Uganda is a poor country, but God bestowed his riches on it this past week: He made its northwest corner the best place in the world from which to watch last Sunday’s solar eclipse, and wealthy tourists spent many thousands of dollars to be there, eat filet mignon, and see the moon briefly covering the entire sun.
My wife and I on Sunday happened to be in Uganda’s capital of Kampala, 200 miles south of the prime-viewing town, Pakwach. We were visiting Uganda Christian University, African Bible University, and several ministries, and eating goat. (No, WORLD News Group is not wealthy enough to have sent two reporters to Uganda to cover an eclipse.) We didn’t quite see a full eclipse with only a thin ring of sunlight, but it was close enough to bring out cries of “amazing” and “wonderful” from the African students who raced onto their soccer field.
Those students believe in God and are studying His ways, but anyone who doesn’t believe in God has to believe in coincidence. The sun is 400 times the size of the moon, and the sun is also 400 times farther away from Earth than the moon is. That’s why we can have total eclipses, with the moon fully blocking the sun. Without that amazing 400/400 connection, the greatest show on Earth would be a dud.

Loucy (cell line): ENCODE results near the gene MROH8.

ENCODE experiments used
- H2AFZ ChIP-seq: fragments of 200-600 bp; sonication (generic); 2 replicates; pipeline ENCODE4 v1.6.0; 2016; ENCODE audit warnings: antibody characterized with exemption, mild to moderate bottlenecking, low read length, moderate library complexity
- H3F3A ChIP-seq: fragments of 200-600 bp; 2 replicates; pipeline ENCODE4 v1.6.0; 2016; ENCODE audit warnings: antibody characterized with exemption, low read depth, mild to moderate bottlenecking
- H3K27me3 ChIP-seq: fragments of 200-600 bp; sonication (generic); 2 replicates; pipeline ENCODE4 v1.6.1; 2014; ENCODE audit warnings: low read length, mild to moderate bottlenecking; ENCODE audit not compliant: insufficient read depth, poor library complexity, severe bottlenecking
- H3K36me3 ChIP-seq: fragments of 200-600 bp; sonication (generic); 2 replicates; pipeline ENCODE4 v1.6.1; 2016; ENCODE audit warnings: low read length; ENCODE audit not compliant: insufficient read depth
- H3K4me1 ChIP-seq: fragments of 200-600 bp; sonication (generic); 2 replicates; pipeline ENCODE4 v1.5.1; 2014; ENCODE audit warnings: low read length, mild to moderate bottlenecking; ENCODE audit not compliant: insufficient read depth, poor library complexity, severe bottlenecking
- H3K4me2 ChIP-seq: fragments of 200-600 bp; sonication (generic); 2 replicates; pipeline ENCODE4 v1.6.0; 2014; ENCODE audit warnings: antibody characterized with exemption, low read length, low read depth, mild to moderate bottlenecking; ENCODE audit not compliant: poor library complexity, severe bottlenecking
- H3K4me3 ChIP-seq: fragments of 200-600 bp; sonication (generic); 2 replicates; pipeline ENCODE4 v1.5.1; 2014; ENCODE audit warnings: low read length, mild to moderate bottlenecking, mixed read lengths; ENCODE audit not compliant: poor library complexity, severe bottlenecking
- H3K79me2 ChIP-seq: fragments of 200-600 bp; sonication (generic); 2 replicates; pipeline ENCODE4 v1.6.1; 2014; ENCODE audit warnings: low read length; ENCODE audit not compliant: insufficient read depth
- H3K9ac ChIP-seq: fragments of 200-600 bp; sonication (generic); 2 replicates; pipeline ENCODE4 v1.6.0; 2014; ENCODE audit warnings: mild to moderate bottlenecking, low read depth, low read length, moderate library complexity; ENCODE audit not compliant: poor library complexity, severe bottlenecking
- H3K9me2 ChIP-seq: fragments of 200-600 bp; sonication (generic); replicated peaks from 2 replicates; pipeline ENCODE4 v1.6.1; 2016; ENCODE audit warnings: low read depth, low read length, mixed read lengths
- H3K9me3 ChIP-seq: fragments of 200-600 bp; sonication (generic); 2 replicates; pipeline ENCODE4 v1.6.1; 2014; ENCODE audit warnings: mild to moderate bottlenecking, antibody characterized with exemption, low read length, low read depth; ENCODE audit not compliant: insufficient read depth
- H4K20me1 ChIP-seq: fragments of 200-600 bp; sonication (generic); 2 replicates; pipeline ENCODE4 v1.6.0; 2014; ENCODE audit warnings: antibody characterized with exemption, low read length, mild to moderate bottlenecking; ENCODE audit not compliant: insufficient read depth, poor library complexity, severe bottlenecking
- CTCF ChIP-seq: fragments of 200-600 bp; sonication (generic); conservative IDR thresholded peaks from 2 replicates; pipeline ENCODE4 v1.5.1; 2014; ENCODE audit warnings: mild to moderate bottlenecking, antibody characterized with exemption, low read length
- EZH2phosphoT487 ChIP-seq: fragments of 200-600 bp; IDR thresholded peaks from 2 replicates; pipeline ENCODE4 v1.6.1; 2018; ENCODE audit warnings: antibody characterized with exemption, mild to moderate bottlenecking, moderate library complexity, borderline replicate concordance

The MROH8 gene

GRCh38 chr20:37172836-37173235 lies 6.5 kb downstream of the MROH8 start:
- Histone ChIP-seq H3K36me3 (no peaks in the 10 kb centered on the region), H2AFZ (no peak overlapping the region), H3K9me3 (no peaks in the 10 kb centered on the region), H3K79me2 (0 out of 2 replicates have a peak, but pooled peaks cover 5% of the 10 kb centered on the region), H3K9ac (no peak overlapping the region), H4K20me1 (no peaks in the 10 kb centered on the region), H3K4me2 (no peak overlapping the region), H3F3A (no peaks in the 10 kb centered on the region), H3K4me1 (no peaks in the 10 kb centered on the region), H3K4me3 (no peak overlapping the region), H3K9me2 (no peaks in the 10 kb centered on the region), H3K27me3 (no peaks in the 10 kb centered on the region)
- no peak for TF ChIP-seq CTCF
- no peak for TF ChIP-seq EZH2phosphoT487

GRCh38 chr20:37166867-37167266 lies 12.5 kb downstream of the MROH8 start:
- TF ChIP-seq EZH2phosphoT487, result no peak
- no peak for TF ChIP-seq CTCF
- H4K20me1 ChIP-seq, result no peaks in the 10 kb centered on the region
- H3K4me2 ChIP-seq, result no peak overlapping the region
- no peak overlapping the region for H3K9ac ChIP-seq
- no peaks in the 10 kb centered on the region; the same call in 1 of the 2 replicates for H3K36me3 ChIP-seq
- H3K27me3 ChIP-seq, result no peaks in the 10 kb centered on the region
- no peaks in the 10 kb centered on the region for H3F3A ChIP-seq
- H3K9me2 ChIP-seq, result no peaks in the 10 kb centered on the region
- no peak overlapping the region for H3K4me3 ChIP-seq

One dictionary definition of coincidence is “a remarkable concurrence of events or circumstances without apparent causal connection.” Another is “a situation in which events happen at the same time in a way that is not planned or expected.” It takes strong faith for a person with 20/20 reasoning ability to think that Creation has no causal connection with 400/400, and that no One planned the amazing result.
And here are two other gifts from God, one for scientists and one for marine life. First, during a full eclipse the sun’s corona shines so brightly that scientists can seize the opportunity to measure its light spectrum and thus learn what’s burning inside the sun. Second, the moon at its size and its distance from the Earth is crucial to the existence of life in our oceans: The moon (along with the sun’s gravity) brings about daily tides that mix ocean waters and make possible complex existence even far down.